Jason Hartman: Oh, I see. Yeah, what I did here is I just followed a bunch of people that I knew. That’s what happened, yeah. But I’m just saying, it seems like the females are way more active on it. So, to answer that question, do they publish and tell anybody what the percentages are of active users? Because that would be interesting to know.
Cynthia Sanchez: Well, there isn’t really anything straight directly from Pinterest. There have been these marketing companies and research companies, Nielsen and these big companies that have kind of said, well, we estimate this, we estimate that, and I hear estimates of 80% female, and last estimates of global users is 70 million and the 80% female is really domestic here in The United States. Once you go overseas anywhere, it levels off to be more 50/50.
Jason Hartman: Oh, really? It’s so interesting how people act in these different mediums and how they participate. Very, very interesting. Okay, well, any other best practices that you want to share?
Cynthia Sanchez: Sure. If you really do decide to launch a Pinterest account, you really want to take advantage of any place that there is text and keep SEO in mind. As I mentioned before, Pinterest is really trying to go in the way of search and really to make it easy for you to find what you are interested in. Take that economic example from before, if I search for “economics” and I want to find the economist that has a site about economics, then I want to make sure that my Pinterest account has economics or economists listed wherever I can that has text, maybe my name and then “–economist” as my account name. And somewhere in the account description – I want to use those words, phrases that go around economics. And my board titles, wherever I can use those keywords that I want to be found for whatever my industry or my niche is, try to use those as many places within your Pinterest account to make it easier for your content to be found. And that’s for a couple of reasons. Of course, it will help you be found within the Pinterest search results. But Pinterest and Google seem to have a really strong relationship and more and more we’re seeing Pinterest pins, Pinterest boards, and Pinterest accounts coming up in Google search results to where if you’ve had a hard time, you’re trying really hard to rank in Google rankings – maybe your site won’t because it is pretty competitive, but Pinterest accounts and Pinterest boards seem to be having a really easy time of it lately.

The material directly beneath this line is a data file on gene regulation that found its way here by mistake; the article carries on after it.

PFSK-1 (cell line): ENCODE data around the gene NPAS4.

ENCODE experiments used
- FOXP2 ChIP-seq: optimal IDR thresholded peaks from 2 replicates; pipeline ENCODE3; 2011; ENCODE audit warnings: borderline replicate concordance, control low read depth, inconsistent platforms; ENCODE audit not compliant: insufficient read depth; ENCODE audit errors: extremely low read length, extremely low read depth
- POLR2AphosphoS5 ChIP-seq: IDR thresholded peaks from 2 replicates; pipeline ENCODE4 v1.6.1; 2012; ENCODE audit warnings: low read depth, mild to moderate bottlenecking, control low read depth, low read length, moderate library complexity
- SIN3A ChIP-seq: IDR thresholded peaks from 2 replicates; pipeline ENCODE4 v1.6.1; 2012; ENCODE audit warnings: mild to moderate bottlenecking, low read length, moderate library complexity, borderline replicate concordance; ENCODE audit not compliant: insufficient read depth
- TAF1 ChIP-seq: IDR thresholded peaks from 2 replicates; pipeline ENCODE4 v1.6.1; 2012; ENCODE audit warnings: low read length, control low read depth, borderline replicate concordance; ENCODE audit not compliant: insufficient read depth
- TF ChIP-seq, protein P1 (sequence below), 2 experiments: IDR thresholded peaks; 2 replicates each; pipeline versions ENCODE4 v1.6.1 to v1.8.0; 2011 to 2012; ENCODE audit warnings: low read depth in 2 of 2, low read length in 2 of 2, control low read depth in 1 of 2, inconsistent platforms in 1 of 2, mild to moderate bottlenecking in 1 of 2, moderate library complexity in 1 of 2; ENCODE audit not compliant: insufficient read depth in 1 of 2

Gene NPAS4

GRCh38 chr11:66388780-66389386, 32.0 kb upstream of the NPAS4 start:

Jason Hartman: I would kind of think that infographics would be a big thing on Pinterest.
Cynthia Sanchez: They are, they are. And, really, last year they really were. Oh my gosh.
Jason Hartman: You couldn’t log in without seeing 20 of them, right?
Cynthia Sanchez: Exactly. And that’s for a couple of reasons. One, they’re bright, they’re colorful, they give a lot of information in a really small space, and they draw a lot of attention. And another reason that they were so popular on Pinterest, and this kind of still holds true today, is that they are vertical images. They are really tall. And on Pinterest, every image has the same width. Every image gets the same width – there aren’t really any big horizontal pictures. They’re all tall, vertical pictures. If you happen to have a square or a more horizontal oriented picture, it gets kind of squished down. So, to really stand out, you really want images that are taller, and infographics were perfect for that.
Jason Hartman: Wow, there’s a big opportunity, folks. If you’re thinking “How can I make my content visual?” which is one of the objections or obstacles that I raised in this discussion, well, there you go. If you don’t think you have visual content, infographics, big opportunity there.
Cynthia Sanchez: Going back to that economist example, that would be perfect information for an infographic.
Jason Hartman: Very good. And the economist example was just pulled out of a hat. Well, tell us a little bit about what it is you do.
Cynthia Sanchez: Sure, pretty much just like what we’re doing right now, I help businesses get launched on Pinterest and really take a look at what their needs are and what their needs are and what their goals are if they don’t have any yet, what their goals would be to accomplish with Pinterest in how we can best meet those goals, help them with their image decisions and how to go about finding them, getting them, using them in their content, establishing their boards, finding influential pinners, if you will, to follow and how to become those influential pinners, best practices, timing, scheduling, all about everything about getting your Pinterest account up and going.
Jason Hartman: It’s funny the language you’ve used. Of course, pinners, that’s not a surprise, but curators or curating content, I mean did you start using that word or is that a common Pinterest. It reminds me of being in a museum.
Cynthia Sanchez: Actually, that’s a common social media term. So, if you’re curating either on Facebook, on Twitter, wherever you’re collecting things and then kind of putting them on display exactly like a museum curator, and that’s I guess where that phrase came from.
Jason Hartman: I thought that was sort of a Pinterest oriented word because it’s so visual, very good. Well, give out your website, if you would, and tell people where they can learn more about you, Pinterest, and maybe help recommend a 12 step program.
Cynthia Sanchez: Please let me know because my family really is asking for help. Everyone can find me at OhSoPinteresting.com.
Jason Hartman: Fantastic. Well, thank you so much for joining us today and just any last thing you’d like to mention.
Cynthia Sanchez: If anybody has any question, please feel free to leave them. I am more than happy to answer questions. I know it can always be overwhelming to start something new, and anywhere on the blog I’m available. And thank you very much for inviting me on the show.
Jason Hartman: Thank you, Cynthia.